Despite its rather troubled production process, “Solo: A Star Wars Story” is fairly watchable on the whole, but it also feels redundant and unnecessary while not that terrific enough for recommendation. Although there are several entertaining moments in the film and we are not that bored thanks to these well-made moments, but it is often deficient in terms of style and personality compared to recent Star Wars movies, and now I became a bit concerned about the ongoing attempt to expand its popular franchise.
As reflected by its title, the movie is about the past of Han Solo, one of the lead characters in the original Star Wars Trilogy, and it begins its story at a point somewhere between “Star Wars: Revenge of the Sith” (2005) and “Star Wars: A New Hope” (1977). As the Empire continues to expand its power and influence over “a galaxy far, far away” after what happened in “Star Wars: Revenge of the Sith”, things become quite harsh in the galaxy along with the rise of several crime syndicates, and these syndicates have amassed considerable wealth via their illegal transaction of valuable resources including food and coaxium, a precious fuel material for spaceships.
When we meet young Han (Alden Ehrenreich) in the beginning, he is in the middle of a serious circumstance which is apparently way over his head. As a lad who has been stuck in his shabby planet for years, Han is determined to get out of the planet along with his girlfriend Qi’ra (Emilia Clarke) through selling a vial of coaxium, but the boss of a criminal organization to which they belong is certainly not going to allow that. Although he manages to escape from the organization as joining the Imperial Navy, he is helpless while watching his girlfriend taken away by the henchmen of the organization, and he promises to himself that he will return to get her back someday.
Han wants to be a pilot as soon as possible, but he gets kicked out of the Imperial Flight Academy not long after going there, and he eventually becomes a mere infantryman. We see him trying to fight and survive on a rough, chaotic battlefield, and the movie did a good job of vividly establishing the gray atmosphere of fear and desperation around Han and many other soldiers. Not so surprisingly, Han does not hesitate at all when he comes across a chance to get away from this hellhole, though it turns out to be not as easy as he thought at first.
Now I think I should not go further into details for not spoiling your entertainment, but I guess I can tell you a few things at least. After joining a small gang of criminals led by Tobias Beckett (Woody Harrelson), Han finds himself returning to his criminal world, and, of course, that is how he comes to reunite with Qi’ra, who is now a close subordinate of a powerful criminal boss named Dryden Vos (Paul Bettany). Due to the failure of Beckett’s recent criminal operation, Vos is not very pleased to say the least, and that is when Han brings out a risky but tempting idea for solving this problematic circumstance for him and Becket, who is initially reluctant but agrees that there is no good option for them besides that.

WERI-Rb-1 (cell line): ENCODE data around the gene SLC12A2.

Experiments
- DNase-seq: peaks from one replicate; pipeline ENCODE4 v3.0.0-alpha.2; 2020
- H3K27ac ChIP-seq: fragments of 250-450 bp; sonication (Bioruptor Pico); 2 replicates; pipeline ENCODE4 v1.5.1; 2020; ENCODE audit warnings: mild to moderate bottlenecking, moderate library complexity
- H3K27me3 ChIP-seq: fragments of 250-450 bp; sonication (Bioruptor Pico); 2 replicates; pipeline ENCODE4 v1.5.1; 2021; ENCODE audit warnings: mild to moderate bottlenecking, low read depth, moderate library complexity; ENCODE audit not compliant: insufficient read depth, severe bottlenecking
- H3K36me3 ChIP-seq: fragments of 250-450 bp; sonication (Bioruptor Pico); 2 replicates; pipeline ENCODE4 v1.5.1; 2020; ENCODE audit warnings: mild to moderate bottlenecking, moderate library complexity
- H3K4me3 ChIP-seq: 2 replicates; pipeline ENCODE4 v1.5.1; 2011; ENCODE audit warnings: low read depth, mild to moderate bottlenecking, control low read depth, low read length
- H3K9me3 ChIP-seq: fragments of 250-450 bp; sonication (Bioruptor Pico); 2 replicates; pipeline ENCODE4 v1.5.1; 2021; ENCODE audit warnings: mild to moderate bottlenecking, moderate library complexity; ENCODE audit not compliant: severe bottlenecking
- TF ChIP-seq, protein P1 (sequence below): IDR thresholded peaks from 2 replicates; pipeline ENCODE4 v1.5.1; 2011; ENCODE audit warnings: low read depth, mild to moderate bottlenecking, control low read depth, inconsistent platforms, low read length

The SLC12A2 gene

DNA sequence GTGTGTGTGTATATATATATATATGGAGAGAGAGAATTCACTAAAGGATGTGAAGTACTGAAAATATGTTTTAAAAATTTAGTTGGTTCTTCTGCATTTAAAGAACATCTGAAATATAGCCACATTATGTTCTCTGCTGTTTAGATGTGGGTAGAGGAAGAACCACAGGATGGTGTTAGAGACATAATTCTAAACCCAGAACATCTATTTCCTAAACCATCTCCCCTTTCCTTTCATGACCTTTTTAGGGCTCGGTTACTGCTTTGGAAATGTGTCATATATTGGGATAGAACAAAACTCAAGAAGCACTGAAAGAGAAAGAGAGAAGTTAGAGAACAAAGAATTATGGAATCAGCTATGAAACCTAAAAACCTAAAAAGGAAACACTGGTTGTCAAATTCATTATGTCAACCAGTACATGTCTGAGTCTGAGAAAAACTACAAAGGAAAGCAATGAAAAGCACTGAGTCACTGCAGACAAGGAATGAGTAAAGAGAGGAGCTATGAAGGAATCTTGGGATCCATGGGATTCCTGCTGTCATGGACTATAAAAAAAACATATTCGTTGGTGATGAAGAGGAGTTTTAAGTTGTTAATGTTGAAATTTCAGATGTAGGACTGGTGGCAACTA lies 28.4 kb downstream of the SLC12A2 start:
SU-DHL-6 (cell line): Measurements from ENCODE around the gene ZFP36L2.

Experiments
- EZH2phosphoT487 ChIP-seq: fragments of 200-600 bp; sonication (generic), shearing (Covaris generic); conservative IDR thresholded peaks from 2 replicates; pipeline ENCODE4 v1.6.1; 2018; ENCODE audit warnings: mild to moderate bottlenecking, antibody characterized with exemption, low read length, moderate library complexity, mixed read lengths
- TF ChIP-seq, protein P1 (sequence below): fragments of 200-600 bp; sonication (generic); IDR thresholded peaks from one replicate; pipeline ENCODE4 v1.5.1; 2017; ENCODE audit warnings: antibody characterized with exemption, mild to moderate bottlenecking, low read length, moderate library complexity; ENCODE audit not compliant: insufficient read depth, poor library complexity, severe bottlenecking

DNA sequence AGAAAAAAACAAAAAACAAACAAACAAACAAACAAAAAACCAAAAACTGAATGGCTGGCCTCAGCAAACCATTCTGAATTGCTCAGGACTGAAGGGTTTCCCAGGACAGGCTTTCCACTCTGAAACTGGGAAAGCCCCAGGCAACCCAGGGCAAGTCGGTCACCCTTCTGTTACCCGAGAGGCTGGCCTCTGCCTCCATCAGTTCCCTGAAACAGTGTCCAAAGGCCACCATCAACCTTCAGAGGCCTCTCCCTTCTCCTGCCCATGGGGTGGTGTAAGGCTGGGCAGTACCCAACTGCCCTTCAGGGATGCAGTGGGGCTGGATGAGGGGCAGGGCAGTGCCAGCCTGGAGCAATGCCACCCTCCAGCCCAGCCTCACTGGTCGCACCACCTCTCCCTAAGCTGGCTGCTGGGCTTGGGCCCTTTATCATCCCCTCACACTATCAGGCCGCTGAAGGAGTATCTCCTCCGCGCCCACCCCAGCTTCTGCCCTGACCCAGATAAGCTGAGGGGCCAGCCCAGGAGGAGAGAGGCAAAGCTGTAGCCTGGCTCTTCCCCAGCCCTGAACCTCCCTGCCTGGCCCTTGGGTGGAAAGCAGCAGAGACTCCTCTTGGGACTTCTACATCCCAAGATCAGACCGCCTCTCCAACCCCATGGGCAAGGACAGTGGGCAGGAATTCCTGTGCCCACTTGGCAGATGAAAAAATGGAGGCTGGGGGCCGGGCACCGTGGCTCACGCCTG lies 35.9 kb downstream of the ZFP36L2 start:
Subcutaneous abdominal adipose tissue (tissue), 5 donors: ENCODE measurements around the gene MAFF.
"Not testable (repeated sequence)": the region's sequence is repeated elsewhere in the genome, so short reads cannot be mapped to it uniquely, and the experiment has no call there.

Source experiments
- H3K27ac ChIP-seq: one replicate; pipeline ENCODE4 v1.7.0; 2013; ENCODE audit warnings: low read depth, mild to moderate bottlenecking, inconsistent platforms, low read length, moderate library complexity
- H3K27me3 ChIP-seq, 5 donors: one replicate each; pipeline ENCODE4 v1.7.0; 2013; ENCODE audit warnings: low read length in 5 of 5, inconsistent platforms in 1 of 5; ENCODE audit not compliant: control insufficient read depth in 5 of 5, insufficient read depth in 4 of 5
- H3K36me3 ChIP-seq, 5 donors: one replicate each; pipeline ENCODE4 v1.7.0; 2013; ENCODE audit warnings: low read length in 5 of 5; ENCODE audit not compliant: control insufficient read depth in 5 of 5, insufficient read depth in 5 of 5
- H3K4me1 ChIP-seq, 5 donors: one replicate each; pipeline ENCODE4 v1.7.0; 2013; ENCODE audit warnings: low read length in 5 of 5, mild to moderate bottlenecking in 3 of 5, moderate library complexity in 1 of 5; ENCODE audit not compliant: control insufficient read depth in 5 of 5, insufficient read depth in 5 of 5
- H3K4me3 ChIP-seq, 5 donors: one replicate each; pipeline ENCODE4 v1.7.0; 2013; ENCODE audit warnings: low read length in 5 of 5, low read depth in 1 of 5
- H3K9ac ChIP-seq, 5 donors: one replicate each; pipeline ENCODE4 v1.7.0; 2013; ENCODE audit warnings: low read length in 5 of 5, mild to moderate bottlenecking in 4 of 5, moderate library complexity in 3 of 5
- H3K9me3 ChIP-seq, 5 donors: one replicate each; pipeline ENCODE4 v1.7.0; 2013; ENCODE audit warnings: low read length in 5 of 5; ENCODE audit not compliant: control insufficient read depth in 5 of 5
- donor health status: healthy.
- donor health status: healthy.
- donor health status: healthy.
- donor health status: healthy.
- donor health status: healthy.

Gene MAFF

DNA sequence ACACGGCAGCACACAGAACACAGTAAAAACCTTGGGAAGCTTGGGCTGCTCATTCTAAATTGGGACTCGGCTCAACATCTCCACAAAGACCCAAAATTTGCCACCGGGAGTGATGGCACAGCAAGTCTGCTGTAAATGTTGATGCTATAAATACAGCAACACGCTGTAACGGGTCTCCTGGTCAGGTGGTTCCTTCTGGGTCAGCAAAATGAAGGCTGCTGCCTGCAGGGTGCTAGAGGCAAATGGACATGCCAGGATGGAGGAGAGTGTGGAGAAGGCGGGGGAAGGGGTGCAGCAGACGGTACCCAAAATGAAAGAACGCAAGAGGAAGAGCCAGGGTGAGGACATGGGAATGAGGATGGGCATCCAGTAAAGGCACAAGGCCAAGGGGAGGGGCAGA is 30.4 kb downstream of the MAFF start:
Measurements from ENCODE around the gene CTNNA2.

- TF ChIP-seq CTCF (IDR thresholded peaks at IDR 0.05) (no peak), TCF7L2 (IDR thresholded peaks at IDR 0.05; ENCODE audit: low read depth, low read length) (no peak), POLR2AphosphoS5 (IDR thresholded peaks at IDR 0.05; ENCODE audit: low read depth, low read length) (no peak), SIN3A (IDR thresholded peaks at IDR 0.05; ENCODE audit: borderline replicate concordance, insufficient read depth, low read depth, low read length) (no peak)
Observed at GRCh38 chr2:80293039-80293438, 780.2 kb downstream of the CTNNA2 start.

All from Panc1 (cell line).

And there are two familiar figures from the original Star Wars Trilogy: Chewbacca (Joonas Suotamo) and Lando Calrissian (Donald Glover). Although their first encounter is not very pleasant, Han and Chewbacca quickly form partnership between them, and there later comes a small amusing moment which reveals how old Chewbacca actually is. In case of Lando, he has a certain spaceship which is well-known to many of us, and we also come to learn that he is quite attached to his co-pilot/droid companion L3-37 (voiced by Phoebe Waller-Bridge), who is incidentally very passionate about the civil rights of robots.
As the screenplay by Jonathan Kasdan and Lawrence Kasdan moves from one expected narrative point to another, the movie serves us with a number of action sequences, and they are mostly handled well under the competent direction of director Ron Howard, who replaced Phil Lord and Christopher Miller in the middle of the production of the film. I enjoyed an exciting action sequence rapidly unfolded along a steep train track going around high mountains, and I was also entertained by an action sequence involved with that infamous “Kessel Run”, which was briefly mentioned by Han in “Star Wars: A New Hope”.
Nevertheless, I could help but aware of what the movie lacks. Unlike “Star Wars: The Last Jedi” (2017), it does not try anything new or fresh as just staying inside its familiar territory. Unlike “Rogue One: A Star Wars” (2016), it does not bring out anything unexpected or impactful while moving along its predictable narrative. Although its 135-minute running time passes smoothly, the movie does not leave much impression in the end, and this weak aspect only accentuates its redundant position in the franchise.
At least, the main cast members are mostly well-cast and deserve some praise for their efforts. Alden Ehrenreich, who previously drew our attention via his scene-stealing supporting performance in “Hail, Ceasar!” (2016), wisely does not try to imitate Harrison Ford’s acting in the original Star Wars trilogy, and he ably carries the film while surrounded by a bunch of notable performers including Woody Harrelson, Emilia Clarke, Paul Bettany, Thandie Newton, and Donald Glover, who is flawless in his role which was previously played by Billy Dee Williams in the original Star Wars Trilogy.
Although I was entertained by “Solo: A Star Wars Story” to some degrees, I give it 2.5 stars mainly because I think it is one or two steps below “Rogue One: A Star Wars Story”. That movie engaged me and then surprised me even though I was well aware of its eventual ending from the beginning, and I have considered reevaluating it someday. I cannot recommend “Solo: A Star Wars Story” because it fails to do that, but it is not boring at least, and you may enjoy it more than me if you are more generous to its weak aspects.